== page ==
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Thursday, June 28, 2007


In a comment on my post, Wiki vs the NOAB, Teknomon drew my attention to Katherine Bushnell, author of God's Word to Women.

    Katharine C. Bushnell (1856-1946) was a courageous and gifted servant of God who modeled her life’s motto “I can do all things through Christ who strengthens me.” (Phil 4:13). She was a physician, missionary, crusader, reformer, author and speaker as well as a brilliant and original scholar who spoke seven languages and was grounded in Greek and Hebrew. Bushnell left medicine to do what she considered the more important work of reforming conditions of human degradation through leadership in the Women’s Christian Temperance Union (WCTU) ofthe 19th century women’s movement. The scriptural status of women was of intense concern to Bushnell who came to believe that mistranslations were responsible for the social and spiritual subjugation of women. She left the WCTU in 1896 to spend her remaining years writing and sharing the biblical truth of God’s original and unchanging intent of full equality for women.

Although I was aware of this site, I had previously only taken a brief look at her book. This time I went back and spent some time on the lessons 77, 78 and 79, titled Sex Bias Influences Translators.

I am not going to revisit points previously blogged about. However, I have wanted to write about Ruth for a while and will be drawing on material both from this book by Bushnell and Gospel Women, by Richard Bauckham. I will also be venturing into the Hebrew scriptures for a bit.

חסד hesed (Koehler-Baumgartner) - obligation to the community in relation to relatives, friends, guests, master & servants, etc. unity, solidarity, loyalty, between father and son, wife and husband, relatives, people who do favours for each other, faithfulness, protection, etc.

Bauckham writes, page 6-7,
    The law of gleaning provides one means of support for those who could not grow their own crops, while the laws of redemption and levirate marriage enable a widow without a son to acquire economic security by marrying and bearing a son who can inherit her first husband's property. But the narrative shows these legal provisions operating for the benefit of Naomi and Ruth only because Ruth, Naomi and Boaz them so operate - only because Ruth acts with חסד (loyalty or caring responsibility) only because both women act with initiative and mutual support, and only because Boaz responds with חסד. He allows Ruth to glean beyond her legal right, and, as the example of the nearer kinsman (4:6) shows, he had the legal option not to marry her. In both cases he meets Ruth's initiative with חסד. Thus the legal structures over which the elders in the gate preside operate for the good of the women when both the women and the man make them do so.
Bauckham uses the translation "caring responsibility" for חסד and indicates that it is a characteristic which governs every party in a relationship. God shows חסד to us, women show חסד to their husbands in Gen. 20:13, they show חסד to guests, Gen. 24:14, and men also show חסד Gen. 21:23.

חסד is more than just a kindness; it is a caring provision which is demonstrated by God, and men and women alike in community, to guests, friends and in family and marriage relationships. חסד is usually translated as either "kindness" or "loyalty". There is nothing controversial about this translation, but it gives some background for my next post which is about a much more problematic translation issue which Katherine Bushnell handles well.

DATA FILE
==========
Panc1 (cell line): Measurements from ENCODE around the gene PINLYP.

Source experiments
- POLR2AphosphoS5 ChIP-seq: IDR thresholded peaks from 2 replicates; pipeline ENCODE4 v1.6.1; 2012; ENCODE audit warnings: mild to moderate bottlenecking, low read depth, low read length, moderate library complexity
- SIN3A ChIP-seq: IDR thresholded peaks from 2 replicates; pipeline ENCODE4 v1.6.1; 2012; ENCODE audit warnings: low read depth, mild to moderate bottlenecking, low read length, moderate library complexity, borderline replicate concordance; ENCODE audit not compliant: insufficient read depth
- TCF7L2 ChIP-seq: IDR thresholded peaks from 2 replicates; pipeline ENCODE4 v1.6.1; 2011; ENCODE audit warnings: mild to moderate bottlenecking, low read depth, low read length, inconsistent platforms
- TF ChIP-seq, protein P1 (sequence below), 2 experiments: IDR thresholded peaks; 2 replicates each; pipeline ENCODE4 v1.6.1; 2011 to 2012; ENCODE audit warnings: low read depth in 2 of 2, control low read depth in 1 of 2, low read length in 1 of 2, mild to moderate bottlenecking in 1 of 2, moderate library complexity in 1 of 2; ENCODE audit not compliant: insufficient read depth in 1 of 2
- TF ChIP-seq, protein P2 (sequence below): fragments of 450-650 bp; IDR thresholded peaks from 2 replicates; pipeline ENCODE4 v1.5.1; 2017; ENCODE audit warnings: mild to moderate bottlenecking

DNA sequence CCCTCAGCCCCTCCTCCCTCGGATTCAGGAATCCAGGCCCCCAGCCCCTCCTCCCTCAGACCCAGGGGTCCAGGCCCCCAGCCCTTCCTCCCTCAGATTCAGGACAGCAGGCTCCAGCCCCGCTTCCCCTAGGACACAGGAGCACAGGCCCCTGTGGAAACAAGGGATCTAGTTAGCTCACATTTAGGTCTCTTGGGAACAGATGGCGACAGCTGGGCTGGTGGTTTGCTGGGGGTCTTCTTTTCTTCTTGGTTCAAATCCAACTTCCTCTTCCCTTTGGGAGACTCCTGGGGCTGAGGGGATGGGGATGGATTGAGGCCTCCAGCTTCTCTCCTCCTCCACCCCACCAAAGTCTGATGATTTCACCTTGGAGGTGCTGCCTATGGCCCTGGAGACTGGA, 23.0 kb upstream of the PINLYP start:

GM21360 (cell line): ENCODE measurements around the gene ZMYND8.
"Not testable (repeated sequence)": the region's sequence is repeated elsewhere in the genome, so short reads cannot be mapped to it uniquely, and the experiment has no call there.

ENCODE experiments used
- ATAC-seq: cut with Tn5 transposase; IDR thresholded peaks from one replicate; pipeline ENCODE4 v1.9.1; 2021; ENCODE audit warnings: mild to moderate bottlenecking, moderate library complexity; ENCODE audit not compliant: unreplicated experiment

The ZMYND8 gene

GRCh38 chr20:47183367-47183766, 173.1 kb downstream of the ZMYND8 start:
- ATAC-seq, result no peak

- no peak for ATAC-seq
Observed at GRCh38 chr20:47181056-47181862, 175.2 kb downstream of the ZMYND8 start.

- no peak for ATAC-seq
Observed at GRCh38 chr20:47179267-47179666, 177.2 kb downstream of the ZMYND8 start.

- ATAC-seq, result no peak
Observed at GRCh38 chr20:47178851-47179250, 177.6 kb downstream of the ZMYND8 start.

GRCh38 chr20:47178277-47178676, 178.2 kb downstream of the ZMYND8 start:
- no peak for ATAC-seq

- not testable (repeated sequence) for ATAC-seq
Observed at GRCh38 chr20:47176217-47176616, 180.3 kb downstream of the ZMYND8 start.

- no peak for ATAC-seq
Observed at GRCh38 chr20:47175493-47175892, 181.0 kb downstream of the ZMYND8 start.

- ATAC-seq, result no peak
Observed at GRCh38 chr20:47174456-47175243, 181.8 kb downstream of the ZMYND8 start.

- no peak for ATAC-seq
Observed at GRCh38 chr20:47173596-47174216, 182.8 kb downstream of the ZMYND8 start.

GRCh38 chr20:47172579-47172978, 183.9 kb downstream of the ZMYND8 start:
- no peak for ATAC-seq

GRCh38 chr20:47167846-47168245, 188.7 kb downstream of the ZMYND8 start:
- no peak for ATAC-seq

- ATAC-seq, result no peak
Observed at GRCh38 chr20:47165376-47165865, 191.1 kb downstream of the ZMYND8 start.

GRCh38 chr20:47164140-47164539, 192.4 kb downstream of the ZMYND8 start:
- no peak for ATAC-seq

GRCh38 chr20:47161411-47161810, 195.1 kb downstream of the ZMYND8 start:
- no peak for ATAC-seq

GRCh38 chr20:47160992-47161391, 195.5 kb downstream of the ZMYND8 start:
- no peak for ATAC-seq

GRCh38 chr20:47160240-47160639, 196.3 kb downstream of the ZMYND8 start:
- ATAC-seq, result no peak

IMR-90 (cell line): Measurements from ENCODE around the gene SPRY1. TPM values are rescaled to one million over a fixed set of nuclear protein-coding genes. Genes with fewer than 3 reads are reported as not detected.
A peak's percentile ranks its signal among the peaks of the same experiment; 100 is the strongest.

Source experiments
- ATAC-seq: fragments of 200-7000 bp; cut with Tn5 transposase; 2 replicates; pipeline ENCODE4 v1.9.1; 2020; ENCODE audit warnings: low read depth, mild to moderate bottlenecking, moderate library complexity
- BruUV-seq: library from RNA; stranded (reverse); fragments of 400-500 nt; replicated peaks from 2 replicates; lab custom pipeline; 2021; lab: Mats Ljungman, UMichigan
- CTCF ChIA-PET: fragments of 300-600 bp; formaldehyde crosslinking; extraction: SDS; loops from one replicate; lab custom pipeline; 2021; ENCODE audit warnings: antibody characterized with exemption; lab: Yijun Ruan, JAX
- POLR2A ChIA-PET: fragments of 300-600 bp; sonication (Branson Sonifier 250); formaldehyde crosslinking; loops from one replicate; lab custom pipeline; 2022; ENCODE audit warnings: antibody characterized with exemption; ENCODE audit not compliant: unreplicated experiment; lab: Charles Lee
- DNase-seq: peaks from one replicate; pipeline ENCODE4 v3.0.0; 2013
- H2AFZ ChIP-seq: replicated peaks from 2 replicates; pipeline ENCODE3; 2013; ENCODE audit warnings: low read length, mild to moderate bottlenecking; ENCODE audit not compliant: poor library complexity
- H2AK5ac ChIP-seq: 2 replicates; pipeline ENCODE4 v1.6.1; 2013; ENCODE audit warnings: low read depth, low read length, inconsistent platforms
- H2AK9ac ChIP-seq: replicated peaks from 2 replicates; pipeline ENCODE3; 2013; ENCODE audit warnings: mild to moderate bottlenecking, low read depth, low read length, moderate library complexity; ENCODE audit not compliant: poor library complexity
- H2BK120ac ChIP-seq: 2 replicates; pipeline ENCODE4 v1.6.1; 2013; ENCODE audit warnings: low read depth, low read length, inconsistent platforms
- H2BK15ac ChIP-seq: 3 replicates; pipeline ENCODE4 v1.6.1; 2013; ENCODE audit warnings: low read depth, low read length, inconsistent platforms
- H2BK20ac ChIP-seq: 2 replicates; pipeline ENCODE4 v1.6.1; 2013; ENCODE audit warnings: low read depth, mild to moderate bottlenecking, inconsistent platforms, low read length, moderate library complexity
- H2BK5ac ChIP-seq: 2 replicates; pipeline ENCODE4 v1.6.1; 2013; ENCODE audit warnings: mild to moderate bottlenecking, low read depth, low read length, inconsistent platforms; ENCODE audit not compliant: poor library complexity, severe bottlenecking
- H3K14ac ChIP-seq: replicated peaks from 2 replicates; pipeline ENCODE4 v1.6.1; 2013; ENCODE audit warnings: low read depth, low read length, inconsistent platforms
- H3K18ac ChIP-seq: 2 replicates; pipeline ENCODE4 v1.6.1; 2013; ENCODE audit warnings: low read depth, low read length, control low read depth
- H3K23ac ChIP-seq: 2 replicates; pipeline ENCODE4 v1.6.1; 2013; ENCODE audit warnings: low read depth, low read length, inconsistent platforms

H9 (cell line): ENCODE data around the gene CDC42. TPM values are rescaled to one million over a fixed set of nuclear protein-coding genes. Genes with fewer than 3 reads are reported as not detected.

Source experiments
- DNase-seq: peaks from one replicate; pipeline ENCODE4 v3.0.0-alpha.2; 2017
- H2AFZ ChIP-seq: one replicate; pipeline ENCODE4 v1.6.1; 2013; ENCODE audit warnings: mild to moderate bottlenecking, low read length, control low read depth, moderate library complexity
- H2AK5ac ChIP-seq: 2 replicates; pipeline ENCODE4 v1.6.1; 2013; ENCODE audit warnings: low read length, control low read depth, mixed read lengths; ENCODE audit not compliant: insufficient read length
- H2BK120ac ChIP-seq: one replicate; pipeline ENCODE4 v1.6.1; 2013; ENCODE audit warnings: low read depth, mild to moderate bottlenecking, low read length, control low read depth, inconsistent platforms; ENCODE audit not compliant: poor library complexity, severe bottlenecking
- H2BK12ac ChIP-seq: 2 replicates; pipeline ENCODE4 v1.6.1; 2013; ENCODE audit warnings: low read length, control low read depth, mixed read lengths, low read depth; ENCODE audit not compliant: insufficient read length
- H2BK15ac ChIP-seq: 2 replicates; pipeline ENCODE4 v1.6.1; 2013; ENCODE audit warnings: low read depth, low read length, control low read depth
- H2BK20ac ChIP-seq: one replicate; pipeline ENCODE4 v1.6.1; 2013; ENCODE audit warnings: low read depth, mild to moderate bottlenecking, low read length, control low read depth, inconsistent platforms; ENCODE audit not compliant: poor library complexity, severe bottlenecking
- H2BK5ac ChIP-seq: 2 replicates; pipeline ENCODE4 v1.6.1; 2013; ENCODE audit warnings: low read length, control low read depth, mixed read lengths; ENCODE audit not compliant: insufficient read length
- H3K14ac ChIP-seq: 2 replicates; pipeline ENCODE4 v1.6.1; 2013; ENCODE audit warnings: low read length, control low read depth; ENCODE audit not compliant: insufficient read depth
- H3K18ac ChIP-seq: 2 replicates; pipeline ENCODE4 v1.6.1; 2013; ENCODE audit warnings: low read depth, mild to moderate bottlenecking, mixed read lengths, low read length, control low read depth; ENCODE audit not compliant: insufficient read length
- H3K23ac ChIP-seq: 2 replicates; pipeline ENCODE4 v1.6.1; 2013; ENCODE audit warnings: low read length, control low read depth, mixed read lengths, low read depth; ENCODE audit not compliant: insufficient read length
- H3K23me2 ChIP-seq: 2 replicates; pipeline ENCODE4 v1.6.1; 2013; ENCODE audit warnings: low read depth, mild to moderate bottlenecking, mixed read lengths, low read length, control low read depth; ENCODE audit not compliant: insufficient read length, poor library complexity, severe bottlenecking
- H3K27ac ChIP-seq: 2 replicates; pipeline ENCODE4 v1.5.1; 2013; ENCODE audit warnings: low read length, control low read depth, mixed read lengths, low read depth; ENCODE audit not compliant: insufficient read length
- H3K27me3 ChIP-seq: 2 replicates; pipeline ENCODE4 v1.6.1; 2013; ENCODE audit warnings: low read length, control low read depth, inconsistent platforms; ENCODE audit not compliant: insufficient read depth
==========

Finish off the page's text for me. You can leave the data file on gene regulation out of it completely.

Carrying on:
In חסד we see an ethic which binds people together with a common bond. It might be possible to imagine that showing חסד is one way for both men and women to reflect the image of God.


At Thu Jun 28, 07:09:00 AM, Blogger Talmida said...

I've always loved Rabbi Spira-Savett's definition of hhesed. He prefers the expression "covenant loyalty" and the more I think about it, the more appropriate it seems.

Looking forward to your subsequent posts.

At Thu Jun 28, 07:36:00 AM, Blogger Suzanne McCarthy said...


It is so good to hear from you again. I meant to write but I lost your email. I love the site you mentioned. Here is an excerpt,

Here too the usual English translation of "lovingkindness" misses a key element. In the Bible, chesed meant living up to a covenantal responsibility, so my Bible professors taught me to translate chesed as "covenant loyalty." Loyalty captures the blend of duty and feelings of concern, connection, and sympathy that we naturally have for those with whom we feel a bond. Doing chesed means feeling that loyalty toward all other human beings. We owe each other our compassion, not only when it happens to well up within us.

Gemilut chasadim literally means "paying back chesed." Since chesed is showered on us each day, all our lives-from family and loved ones, from the created world around us-the only way to repay it is to do chesed for others.

At Thu Jun 28, 09:42:00 AM, Blogger Dr. Claude Mariottini said...


Hesed is one of those words in the Hebrew Bible that deserves special attention. I like to use the translation "commitment" because hesed always refers to commitment to a relationship. Read my post on hesed


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